It's the time of year that makes me think about church. I was a lapsed Methodist when I retired to the Vineyard. Up until then I had had what I thought were good reasons not to go to church. I worked many Sundays and spent lots of weekends away from home. Church was low on my list of priorities. Besides, when I was young I went, you could say, religiously. I sang in the choir and taught Sunday school right through college. Then I got a life. A busy one. There wasn’t room for a lot of things. I didn’t lose my faith, whatever faith I had, but I didn’t feel it was necessary to take part in most of the rituals. Flash forward to retirement. Now I had time. But I wasn’t sure just how or where or what rituals were right for me. The last time I went to a church service I became uncomfortably aware that the church, as I had known it, had changed. So I decided now was a good time to find a new fit.
I had an opportunity to look at churches when my new Island friends started to die off. Funerals give you a reason to go to a church without the pastor or congregation looking at you like a potential new member. In this day and age of closing and merging parishes new members are at a premium. The first funeral was at an Edgartown church. I won’t say which one. Now I’m a good person and I feel I’ve led a pretty good life but the first thing I spied when I walked in the door was a large banner proclaiming ‘REPENT!’. Okay, it was Lent, but Jeez a church that assumes I need to repent without even knowing who I am is not for me. Besides, the incense gave me an asthma attack.
Church number two was a little better, no sign demanding repentance but the service was almost identical to the previous one, incense and all. There also seems to be a requirement now that the service stop briefly for everyone to shake hands and say ‘peace be with you’. This made me feel silly and I worried about being shunned if I refused to take part during flu season. I didn’t get discouraged. After all, there are twenty nine churches listed in the Martha’s Vineyard phone book. One was bound to agree with me.
The many friends I made here all encouraged me to go to their church. The ones that went to church, that is. The rest tried to interest me in what floated their boat: birding, sailing, gardening, painting, yoga or rug hooking. Everyone on the Island seems to have something that connects them to nature, and thus God, in one way or another.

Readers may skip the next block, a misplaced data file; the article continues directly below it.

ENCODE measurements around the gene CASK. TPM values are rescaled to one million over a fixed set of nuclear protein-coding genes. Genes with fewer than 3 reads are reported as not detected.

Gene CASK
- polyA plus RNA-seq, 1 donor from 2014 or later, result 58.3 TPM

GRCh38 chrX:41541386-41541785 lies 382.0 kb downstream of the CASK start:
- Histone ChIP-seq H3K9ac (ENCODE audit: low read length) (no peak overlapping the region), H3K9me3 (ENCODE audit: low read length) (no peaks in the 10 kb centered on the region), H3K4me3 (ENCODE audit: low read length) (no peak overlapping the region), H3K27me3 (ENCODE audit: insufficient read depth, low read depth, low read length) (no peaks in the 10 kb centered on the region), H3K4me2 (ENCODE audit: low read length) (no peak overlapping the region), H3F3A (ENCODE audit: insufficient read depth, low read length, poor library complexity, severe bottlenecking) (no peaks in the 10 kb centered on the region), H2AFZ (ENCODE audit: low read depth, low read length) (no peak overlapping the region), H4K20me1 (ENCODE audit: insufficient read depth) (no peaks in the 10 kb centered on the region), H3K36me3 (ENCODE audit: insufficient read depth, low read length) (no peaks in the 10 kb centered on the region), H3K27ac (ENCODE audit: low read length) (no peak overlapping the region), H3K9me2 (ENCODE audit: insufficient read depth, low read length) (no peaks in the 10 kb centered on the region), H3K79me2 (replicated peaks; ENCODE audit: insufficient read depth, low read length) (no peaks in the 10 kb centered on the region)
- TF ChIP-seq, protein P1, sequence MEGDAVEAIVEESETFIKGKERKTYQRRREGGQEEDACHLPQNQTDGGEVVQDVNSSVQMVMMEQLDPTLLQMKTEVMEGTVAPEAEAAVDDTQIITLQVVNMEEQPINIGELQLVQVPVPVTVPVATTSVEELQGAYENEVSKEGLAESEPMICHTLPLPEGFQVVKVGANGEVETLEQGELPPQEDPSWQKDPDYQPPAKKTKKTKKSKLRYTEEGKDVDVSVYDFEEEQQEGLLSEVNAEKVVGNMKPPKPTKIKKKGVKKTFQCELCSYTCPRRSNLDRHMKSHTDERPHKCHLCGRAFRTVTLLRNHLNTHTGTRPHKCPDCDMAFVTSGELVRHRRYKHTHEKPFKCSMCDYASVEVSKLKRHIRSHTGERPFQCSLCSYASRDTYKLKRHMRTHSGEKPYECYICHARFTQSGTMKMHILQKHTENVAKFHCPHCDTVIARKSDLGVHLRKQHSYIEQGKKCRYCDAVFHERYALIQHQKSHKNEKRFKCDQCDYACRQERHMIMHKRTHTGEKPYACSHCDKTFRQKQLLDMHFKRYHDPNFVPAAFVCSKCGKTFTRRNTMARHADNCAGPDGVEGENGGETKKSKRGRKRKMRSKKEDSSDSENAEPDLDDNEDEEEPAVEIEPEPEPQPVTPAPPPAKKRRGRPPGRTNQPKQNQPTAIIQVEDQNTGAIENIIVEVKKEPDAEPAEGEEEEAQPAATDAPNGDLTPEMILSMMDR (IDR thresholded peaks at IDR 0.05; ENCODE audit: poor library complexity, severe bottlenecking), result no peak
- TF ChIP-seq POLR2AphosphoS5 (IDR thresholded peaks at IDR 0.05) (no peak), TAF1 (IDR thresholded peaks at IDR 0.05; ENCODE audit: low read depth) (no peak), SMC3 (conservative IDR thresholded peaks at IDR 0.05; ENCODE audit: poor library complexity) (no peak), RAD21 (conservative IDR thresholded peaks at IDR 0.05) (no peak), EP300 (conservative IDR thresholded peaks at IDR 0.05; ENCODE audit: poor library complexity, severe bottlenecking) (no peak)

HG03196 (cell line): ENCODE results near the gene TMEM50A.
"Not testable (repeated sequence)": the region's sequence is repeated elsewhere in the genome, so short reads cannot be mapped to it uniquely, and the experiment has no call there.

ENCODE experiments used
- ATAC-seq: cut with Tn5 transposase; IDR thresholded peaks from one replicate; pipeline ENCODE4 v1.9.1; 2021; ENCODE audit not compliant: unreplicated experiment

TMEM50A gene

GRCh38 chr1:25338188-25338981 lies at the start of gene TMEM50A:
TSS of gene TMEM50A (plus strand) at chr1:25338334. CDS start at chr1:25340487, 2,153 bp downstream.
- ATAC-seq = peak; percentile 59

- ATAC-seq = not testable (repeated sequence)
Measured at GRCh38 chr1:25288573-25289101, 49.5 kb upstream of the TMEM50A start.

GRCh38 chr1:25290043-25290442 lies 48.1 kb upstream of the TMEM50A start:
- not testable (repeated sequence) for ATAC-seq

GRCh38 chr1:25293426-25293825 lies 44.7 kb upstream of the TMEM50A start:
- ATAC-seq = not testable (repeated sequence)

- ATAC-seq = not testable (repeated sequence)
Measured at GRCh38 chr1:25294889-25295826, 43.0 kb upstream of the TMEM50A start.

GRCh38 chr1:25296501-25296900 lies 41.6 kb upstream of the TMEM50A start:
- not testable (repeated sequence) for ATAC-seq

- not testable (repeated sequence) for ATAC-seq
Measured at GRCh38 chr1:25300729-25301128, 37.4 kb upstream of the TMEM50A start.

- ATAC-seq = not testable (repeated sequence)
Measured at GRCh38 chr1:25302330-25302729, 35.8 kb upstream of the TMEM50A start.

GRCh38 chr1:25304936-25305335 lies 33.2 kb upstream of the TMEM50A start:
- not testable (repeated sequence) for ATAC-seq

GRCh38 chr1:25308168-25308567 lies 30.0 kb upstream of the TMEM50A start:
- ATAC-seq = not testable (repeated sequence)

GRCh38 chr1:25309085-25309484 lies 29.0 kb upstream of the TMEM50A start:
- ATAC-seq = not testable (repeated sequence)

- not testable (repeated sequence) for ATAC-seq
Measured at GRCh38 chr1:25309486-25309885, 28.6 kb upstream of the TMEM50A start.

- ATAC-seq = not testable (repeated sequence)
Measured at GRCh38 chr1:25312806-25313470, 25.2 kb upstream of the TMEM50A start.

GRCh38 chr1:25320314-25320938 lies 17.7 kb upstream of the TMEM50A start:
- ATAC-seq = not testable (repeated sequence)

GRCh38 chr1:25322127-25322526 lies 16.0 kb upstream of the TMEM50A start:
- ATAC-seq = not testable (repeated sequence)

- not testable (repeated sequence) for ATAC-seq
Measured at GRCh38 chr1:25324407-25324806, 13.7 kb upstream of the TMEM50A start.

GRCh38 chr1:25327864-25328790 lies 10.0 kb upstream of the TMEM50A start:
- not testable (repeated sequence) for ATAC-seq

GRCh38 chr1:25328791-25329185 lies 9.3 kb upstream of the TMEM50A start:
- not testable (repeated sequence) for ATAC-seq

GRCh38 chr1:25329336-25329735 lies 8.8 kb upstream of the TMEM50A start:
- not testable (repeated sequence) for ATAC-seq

One winter there was an article in the paper describing a round table discussion to share feelings about Christmas traditions. One member held a degree from Harvard Divinity School, was raised in a Protestant Community Church, and now attends the Unitarian-Universalist Church. One was a retired Lutheran pastor, now a member of an Episcopal Church, and one, the granddaughter of an Orthodox Rabbi, is a cantor at the Hebrew Center and a practicing Buddhist. I knew that if I couldn’t find my niche on the Vineyard, I never would.
The longer I live on the Island the more I realize that you must live your life by what you believe. I was taught good values growing up. Be kind, be honest, be helpful. I internalized these things by watching my parents live. I treat everyone as an equal, not necessarily because they deserve it but because that is the kind of person I want to be. I recently read a quote that made a lot of sense to me. “Going to church doesn’t make you a Christian any more than being in a garage makes you a car.”
I’ve learned that the all encompassing church of the Island is the concept of charitable works. This has become my religion. My congregation. The rite of working to make life better for others. Now, instead of church, I go to meetings and raise money.
I think God would approve.